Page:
The Supreme Court affirmed the ruling of the district court granting summary judgment dismissing Kristina Lewis's negligence claims against Howard L. Allen Investments, Inc. (Allen Investments), holding that Allen Investments did not owe a duty to protect Lewis from the harm she suffered.Allen Investments sold a house under a contract of sale that required the buyers to make monthly payments for ten years. Five years into the payment period the buyers leased the house to Lewis and her fiancé. The house subsequently caught fire, causing Lewis to suffer serious injuries. Lewis brought this negligence action against the buyers and Allen Investments. The district court granted summary judgment for Allen Investments, concluding that the company, as a contract seller, owed no duty to Lewis. The Supreme Court affirmed, holding (1) Allen Investments was not the landlord of the property under Iowa's Uniform Residential Landlord and Tenant Act, Iowa Code chapter 562A; and (2) Allen Investments owed no duty of care to Lewis to maintain the property. View "Lewis v. Howard L. Allen Investments, Inc." on Justia Law
Zuniga v. Cherry Avenue Auction, Inc.
The Court of Appeal affirmed the trial court's judgment in favor of plaintiff in an action brought against defendants, the owners and operators of an outdoor swap meet, where plaintiff and her husband rented two vendor spaces. When plaintiff and her husband were setting up their booth, a 28-foot metal pole holding their advertising banner touched an overhead power line. Plaintiff and her husband were electrocuted, and he died. A jury found that defendants were 77.5 percent at fault and plaintiff's damages totaled $12.25 million. Defendants contend that they owe no duty of care to plaintiff because the danger presented by the overhead power line was open and obvious.The court concluded that the evidence presented in this case did not establish as a matter of law that the danger was open and obvious. The court explained that it was not obvious that the line was uninsulated, that it was energized, or that the amount of electricity being transmitted was lethal. Therefore, a warning would not have been superfluous; it would have provided information that was not obvious. The court also concluded that, because no workers' compensation insurance covered the injuries to plaintiff and her husband, the Privette doctrine should not be extended to the landlord-tenant relationship that existed in this case. View "Zuniga v. Cherry Avenue Auction, Inc." on Justia Law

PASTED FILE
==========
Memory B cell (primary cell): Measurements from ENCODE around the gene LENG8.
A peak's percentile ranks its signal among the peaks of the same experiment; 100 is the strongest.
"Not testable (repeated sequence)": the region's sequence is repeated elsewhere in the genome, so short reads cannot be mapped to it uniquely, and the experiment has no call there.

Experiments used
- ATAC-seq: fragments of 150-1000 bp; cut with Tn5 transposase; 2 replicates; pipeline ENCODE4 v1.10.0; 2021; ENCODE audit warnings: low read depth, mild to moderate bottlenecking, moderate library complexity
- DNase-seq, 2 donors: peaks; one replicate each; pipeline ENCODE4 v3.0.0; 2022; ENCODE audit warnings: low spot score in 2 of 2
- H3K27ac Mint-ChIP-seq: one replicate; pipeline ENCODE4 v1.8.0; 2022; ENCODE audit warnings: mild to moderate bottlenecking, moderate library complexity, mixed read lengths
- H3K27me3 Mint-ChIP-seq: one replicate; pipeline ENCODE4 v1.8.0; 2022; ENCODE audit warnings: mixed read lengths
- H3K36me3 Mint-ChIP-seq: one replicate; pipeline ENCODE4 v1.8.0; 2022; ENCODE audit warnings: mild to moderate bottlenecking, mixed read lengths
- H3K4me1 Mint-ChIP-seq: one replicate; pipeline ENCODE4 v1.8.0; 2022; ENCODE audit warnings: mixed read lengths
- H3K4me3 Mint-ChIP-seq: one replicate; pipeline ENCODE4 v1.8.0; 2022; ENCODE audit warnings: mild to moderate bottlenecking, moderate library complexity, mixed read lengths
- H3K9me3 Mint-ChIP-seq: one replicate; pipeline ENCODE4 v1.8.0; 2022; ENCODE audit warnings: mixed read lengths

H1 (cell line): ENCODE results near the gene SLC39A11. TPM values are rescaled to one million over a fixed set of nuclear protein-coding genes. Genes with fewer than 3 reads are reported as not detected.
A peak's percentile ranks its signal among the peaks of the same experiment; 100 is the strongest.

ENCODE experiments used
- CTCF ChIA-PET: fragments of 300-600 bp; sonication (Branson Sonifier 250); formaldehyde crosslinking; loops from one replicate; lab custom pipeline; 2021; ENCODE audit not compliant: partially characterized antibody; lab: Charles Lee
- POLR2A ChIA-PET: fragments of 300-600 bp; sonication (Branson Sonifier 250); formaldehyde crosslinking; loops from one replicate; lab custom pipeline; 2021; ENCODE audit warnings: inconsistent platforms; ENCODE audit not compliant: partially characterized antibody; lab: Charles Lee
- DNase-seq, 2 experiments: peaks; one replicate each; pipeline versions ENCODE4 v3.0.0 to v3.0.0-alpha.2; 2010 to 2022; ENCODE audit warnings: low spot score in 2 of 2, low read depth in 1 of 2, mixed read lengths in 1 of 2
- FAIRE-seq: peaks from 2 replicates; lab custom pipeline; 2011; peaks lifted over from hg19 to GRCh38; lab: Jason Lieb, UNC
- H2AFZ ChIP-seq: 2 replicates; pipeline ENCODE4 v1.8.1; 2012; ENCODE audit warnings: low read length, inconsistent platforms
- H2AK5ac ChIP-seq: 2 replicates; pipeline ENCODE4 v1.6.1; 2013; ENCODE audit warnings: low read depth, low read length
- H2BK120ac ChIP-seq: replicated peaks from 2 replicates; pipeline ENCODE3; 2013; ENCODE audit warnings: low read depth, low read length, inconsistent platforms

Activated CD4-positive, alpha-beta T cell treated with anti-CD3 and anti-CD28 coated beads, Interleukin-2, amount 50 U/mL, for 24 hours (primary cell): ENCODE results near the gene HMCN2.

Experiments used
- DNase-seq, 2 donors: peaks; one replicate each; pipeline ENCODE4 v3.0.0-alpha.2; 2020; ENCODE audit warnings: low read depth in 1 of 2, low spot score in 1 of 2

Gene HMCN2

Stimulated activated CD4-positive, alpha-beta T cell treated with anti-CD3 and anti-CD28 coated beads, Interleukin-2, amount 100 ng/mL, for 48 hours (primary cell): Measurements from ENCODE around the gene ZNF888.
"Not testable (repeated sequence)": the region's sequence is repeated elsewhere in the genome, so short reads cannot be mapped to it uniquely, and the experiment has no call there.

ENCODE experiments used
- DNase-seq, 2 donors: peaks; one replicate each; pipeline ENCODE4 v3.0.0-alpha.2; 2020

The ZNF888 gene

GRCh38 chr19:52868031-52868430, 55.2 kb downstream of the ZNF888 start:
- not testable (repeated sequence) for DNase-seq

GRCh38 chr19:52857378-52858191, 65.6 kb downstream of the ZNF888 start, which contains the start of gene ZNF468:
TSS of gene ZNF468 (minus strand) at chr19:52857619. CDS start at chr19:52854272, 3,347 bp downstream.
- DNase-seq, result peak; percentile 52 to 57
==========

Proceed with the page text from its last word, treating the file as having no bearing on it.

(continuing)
Metropolitan Omaha Property Owners Ass’n v. City of Omaha, Nebraska
Plaintiffs filed suit against the City, alleging that the Rental Property Registration and Inspection Ordinance violated their constitutional rights, breached their consent decree with the City, and violated the Fair Housing Act. The Ordinance implemented uniform residential rental property registration, and a regular inspection program that is phased in accordance with the history of code violations on each property, requiring all rental properties in the City to register with the Permits and Inspections Division before leasing to tenants. The district court denied a preliminary injunction and dismissed plaintiffs' claims.The Eighth Circuit affirmed, concluding that the Ordinance does not violate Metro Omaha's constitutional rights to be free from unreasonable searches and seizures under the Fourth and Fourteenth Amendments. Applying the Nebraska Supreme Court's rules of construction, the court concluded that the plain text of the Ordinance does not authorize warrantless inspections of properties if consent is withheld. Furthermore, pre-compliance review before inspections does not apply here where inspections are permitted only if there is consent, a warrant, or court order. Finally, by withholding consent, property owners are not subject to criminal liability or prohibited from renting their property.The court also concluded that the Ordinance is not unconstitutionally vague in violation of the Fifth Amendment. The court explained that the Ordinance provides adequate notice of the proscribed conduct and does not lend itself to arbitrary enforcement. The court further concluded that Metro Omaha fails to plausibly plead a breach of the consent decree, and that the Ordinance does not violate the Fair Housing Act. View "Metropolitan Omaha Property Owners Ass'n v. City of Omaha, Nebraska" on Justia Law
Boshernitsan v. Bach
Appellants filed an unlawful detainer action against the tenants, seeking to evict them under a provision of San Francisco's rent control ordinance that allows a "landlord" to evict renters from a unit to make the unit available for a close relative of the landlord (the family move-in provision), Rent Ordinance, section 37.9(a)(8)(ii).The Court of Appeal concluded that, in sustaining the demurrer, the trial court correctly ruled that a trust is not a "natural person." However, the trial court was mistaken in assuming that appellants' trust is the landlord. The court explained that, as a matter of law, only trustees—not trusts—can hold legal title to property. The court held that natural persons who are acting as trustees of a revocable living trust and are also the trust's settlors and beneficiaries qualify as a "landlord" under the family move-in provision. Therefore, the court reversed the trial court's judgment in favor of the tenants, because appellants are not barred from seeking to evict the tenants under that provision. The court remanded with directions to enter a new order overruling the demurrer. View "Boshernitsan v. Bach" on Justia Law